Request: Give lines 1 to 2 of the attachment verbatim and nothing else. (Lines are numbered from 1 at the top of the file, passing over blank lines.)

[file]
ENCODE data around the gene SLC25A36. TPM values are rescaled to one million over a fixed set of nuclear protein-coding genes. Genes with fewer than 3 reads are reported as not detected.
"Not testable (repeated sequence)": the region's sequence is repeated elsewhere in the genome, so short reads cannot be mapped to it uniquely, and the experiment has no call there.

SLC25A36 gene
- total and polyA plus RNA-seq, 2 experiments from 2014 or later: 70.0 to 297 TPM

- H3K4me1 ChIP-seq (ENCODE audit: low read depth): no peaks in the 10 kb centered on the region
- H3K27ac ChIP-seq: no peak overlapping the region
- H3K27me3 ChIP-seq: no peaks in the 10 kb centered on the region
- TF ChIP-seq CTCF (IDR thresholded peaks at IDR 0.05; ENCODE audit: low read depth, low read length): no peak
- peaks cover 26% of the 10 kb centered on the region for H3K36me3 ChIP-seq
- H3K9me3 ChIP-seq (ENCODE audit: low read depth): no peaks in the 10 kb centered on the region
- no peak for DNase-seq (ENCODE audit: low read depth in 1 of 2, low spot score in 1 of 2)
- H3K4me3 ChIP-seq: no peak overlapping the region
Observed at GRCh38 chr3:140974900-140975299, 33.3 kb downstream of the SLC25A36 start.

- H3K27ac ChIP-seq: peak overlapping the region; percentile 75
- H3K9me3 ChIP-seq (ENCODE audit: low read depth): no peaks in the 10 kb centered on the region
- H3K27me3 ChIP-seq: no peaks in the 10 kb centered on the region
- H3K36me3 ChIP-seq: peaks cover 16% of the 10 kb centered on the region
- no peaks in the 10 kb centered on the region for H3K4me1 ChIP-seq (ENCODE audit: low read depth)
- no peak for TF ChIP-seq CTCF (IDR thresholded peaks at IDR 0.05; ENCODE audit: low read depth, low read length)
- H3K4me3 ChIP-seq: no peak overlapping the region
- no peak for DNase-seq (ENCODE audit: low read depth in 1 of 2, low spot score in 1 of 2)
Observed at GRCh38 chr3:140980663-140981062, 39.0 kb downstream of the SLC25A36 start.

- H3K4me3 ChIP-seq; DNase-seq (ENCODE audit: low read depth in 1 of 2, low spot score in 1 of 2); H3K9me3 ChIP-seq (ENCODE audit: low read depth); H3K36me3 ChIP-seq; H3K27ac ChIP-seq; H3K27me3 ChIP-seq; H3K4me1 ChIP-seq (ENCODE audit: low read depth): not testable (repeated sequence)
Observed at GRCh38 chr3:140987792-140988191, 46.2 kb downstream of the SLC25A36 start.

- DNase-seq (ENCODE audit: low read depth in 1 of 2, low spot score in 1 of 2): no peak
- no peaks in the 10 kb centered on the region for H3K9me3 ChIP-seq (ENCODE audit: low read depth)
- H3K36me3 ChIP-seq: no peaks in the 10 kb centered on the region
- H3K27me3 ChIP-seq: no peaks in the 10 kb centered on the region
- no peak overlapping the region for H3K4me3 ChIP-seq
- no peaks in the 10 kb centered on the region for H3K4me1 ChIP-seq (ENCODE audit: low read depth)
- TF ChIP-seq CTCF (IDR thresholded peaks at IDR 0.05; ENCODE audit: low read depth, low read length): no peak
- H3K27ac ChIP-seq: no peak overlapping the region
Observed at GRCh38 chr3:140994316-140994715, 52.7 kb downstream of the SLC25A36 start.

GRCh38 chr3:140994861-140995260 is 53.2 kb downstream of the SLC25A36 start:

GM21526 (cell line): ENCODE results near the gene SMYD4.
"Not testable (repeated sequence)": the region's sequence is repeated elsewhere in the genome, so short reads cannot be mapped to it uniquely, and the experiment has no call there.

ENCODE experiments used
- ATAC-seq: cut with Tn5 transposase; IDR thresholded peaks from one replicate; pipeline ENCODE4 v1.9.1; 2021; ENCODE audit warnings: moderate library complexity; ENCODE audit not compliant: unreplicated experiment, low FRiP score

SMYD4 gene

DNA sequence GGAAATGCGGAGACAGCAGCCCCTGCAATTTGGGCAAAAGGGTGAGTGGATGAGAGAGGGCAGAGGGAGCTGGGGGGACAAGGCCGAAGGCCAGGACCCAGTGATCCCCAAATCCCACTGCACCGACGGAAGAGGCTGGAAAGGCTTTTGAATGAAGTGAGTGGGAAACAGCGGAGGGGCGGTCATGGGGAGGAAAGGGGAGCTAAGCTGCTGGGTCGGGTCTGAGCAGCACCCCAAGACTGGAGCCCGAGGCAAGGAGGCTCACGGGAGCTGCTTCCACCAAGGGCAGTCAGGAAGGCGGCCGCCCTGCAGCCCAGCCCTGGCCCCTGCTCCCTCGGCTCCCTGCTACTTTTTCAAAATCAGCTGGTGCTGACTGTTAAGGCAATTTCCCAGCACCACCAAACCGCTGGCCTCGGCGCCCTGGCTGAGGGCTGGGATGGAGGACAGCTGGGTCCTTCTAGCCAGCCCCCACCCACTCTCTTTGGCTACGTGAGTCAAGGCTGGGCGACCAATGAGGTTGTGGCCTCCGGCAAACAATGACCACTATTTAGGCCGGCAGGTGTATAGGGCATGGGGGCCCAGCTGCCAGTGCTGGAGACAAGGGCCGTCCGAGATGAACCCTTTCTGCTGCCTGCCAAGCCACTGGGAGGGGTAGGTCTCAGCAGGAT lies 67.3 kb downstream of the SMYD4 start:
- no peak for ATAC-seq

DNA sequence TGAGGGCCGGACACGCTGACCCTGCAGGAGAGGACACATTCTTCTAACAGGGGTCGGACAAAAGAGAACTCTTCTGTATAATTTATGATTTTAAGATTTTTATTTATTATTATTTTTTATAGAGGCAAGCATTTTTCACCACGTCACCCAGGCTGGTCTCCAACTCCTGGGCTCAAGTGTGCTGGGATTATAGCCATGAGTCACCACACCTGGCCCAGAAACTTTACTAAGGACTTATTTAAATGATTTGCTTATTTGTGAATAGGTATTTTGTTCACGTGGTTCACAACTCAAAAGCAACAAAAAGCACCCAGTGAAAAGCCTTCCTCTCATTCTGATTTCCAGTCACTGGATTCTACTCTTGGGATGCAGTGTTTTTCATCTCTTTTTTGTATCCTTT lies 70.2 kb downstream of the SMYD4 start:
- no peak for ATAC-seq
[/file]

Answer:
ENCODE data around the gene SLC25A36. TPM values are rescaled to one million over a fixed set of nuclear protein-coding genes. Genes with fewer than 3 reads are reported as not detected.
"Not testable (repeated sequence)": the region's sequence is repeated elsewhere in the genome, so short reads cannot be mapped to it uniquely, and the experiment has no call there.